E-Commerce Tips: Writing Product Descriptions that Sell
E-commerce has become more ingrained into consumer’s daily lives now more than ever. With the increasing competition in the online selling space, one way for your product ads to stand out is to craft compelling product descriptions.
Product descriptions aim to do two things: to educate consumers about the product and to persuade them to make the purchase. Writing product descriptions that strike a balance between the two goals can help you convert more and increase your sales. How do you do this
How to Write Product Descriptions that Sell
1. Balance keyword use
One essential technicality about product descriptions is incorporating SEO. And similar to writing blog content, you must strike a balance in making both your product headline and description search engine optimized and buyer-centric.
Start by researching and planning your keywords. You can use keyword research tools like Google Keyword Planner, WordStream Keyword Tool, or Ahrefs Keyword Explorer to plan for the target and related keywords that you will use for each of your product descriptions.
2. Evoke emotions
A principle you’ll want to remember when copywriting for your product descriptions is that people love to buy things but hate being sold. In other words, consumers don’t like it when products are written in an obviously promotional manner.
The best approach is to craft your product descriptions in a way that evokes emotions. Some techniques you can use are the following:
- Consumers’ pain points – Present the problems that people face, then position your product as the solution.
- Sense of urgency – Restrict the amount of time that people can purchase your product; this also stirs consumer’s FOMO (fear of missing out). Phrases like “while supplies last” and “sale ends on X” usually do the trick.
- Sense of scarcity – This closely ties in with creating a sense of urgency, but this psychological trigger works best for physical products. You can do this by showing details on your product page regarding how many items are left for each product, or by tagging specific products as “special editions.”
3. Benefits vs. features
Many articles would advise focusing on the benefits of a product instead of its features. However, that’s not always the case.
Consumers approach shopping differently depending on the product they’re interested in. For example, if you’re selling electronics, consumers would look at the specifications first. On the other hand, if you’re selling food, consumers would be more inclined to read the health benefits.
The key here is to identify what your consumers are seeking in your products, then add the information they need to your product descriptions.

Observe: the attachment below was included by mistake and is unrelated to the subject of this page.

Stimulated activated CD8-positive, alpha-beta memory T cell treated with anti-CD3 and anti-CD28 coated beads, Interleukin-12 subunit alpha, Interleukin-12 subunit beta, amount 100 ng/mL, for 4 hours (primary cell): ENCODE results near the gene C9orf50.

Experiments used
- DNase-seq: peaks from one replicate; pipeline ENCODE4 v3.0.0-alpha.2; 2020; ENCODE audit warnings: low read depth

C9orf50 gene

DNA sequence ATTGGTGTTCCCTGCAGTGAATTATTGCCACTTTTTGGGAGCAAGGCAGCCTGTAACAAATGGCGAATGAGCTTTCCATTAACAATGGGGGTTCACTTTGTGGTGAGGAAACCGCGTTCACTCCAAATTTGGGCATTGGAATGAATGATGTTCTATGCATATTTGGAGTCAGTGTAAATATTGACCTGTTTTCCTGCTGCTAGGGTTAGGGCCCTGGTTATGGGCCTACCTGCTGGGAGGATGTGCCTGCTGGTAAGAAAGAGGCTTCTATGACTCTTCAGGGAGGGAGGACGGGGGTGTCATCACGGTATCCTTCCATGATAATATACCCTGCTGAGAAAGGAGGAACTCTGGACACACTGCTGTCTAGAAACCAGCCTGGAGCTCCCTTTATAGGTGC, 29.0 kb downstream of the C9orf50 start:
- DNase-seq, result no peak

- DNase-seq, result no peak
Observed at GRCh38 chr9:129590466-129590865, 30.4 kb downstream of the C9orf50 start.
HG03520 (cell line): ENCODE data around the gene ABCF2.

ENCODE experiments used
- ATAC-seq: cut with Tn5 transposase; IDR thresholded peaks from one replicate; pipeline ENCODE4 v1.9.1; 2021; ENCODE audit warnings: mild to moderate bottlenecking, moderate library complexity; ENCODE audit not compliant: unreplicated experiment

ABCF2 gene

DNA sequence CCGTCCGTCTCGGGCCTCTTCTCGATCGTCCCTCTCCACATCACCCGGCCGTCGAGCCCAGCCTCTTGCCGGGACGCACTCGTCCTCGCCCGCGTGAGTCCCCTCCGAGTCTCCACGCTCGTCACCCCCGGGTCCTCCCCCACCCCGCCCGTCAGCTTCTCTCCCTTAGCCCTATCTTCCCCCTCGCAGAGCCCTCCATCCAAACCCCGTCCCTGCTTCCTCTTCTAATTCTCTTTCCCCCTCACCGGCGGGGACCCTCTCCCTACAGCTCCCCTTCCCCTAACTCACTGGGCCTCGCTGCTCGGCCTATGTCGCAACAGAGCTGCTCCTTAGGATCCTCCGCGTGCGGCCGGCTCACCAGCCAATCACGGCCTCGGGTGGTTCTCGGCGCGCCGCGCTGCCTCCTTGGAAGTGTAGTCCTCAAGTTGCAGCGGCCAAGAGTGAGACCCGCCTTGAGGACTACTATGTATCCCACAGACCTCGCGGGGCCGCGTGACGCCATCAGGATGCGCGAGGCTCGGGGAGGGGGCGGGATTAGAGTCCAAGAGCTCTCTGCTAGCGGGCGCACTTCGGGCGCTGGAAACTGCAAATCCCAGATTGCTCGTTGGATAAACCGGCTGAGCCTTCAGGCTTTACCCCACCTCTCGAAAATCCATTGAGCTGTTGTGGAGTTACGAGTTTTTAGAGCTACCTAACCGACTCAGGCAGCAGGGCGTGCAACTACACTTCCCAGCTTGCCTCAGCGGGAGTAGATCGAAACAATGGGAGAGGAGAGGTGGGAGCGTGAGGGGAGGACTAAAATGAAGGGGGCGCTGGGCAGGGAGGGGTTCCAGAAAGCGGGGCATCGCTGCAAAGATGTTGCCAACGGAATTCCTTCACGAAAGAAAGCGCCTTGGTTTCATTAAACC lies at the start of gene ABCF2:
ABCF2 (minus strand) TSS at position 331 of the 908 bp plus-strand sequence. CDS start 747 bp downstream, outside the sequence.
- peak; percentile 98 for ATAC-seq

A few tips to take note of when writing about product benefits and/or features:
- Use bullet points – This is especially useful when presenting product features; it makes it easier for consumers to read and digest.
- Positive and negative framing – When you focus on the benefits, you may use either positive or negative framing. Many studies have proven that positive framing (presenting the benefits first) is highly effective for most consumers and for utilitarian products (e.g., dishwashing soap, car wax, etc.). However, separate studies have also cited negative framing (presenting the potential loss if you don’t buy the product) as more effective for hedonic products, such as food, luxury items, etc.
4. Include social proof
While online shopping is convenient, it’s also a huge target for scammers and fraudsters. This is why building trust with your target consumers is essential to e-commerce, and the psychology of social proof plays a huge role. In fact, 91% of consumers read multiple online reviews prior to buying, and 88% trust reviews as much as personal recommendations.
Social proof can be in many forms, not just online reviews and ratings. This can also be shown through influencer/celebrity endorsements, business credentials, “stamp of approval” from experts in the field, and the number of social media shares.
Influencing Purchasing Decisions with Marketing Psychology
Copywriting is but one of the many facets of e-commerce. To fully harness the power of psychology in influencing consumers’ purchasing decisions, the best approach is multidisciplinary—that is, the design and interface of your e-commerce site, the quality of the product photos, and the overall consumer experience, on top of the product descriptions, all play a crucial role.
If you’re in need of help for any of your e-commerce, design, writing, and digital marketing needs, Ilfusion has the professional experience and the best people to lend you a hand. Contact us at 888-420-5115, or email us at [email protected] to get started!Tags: copywriting, e-commerce, marketing psychology, online shopping
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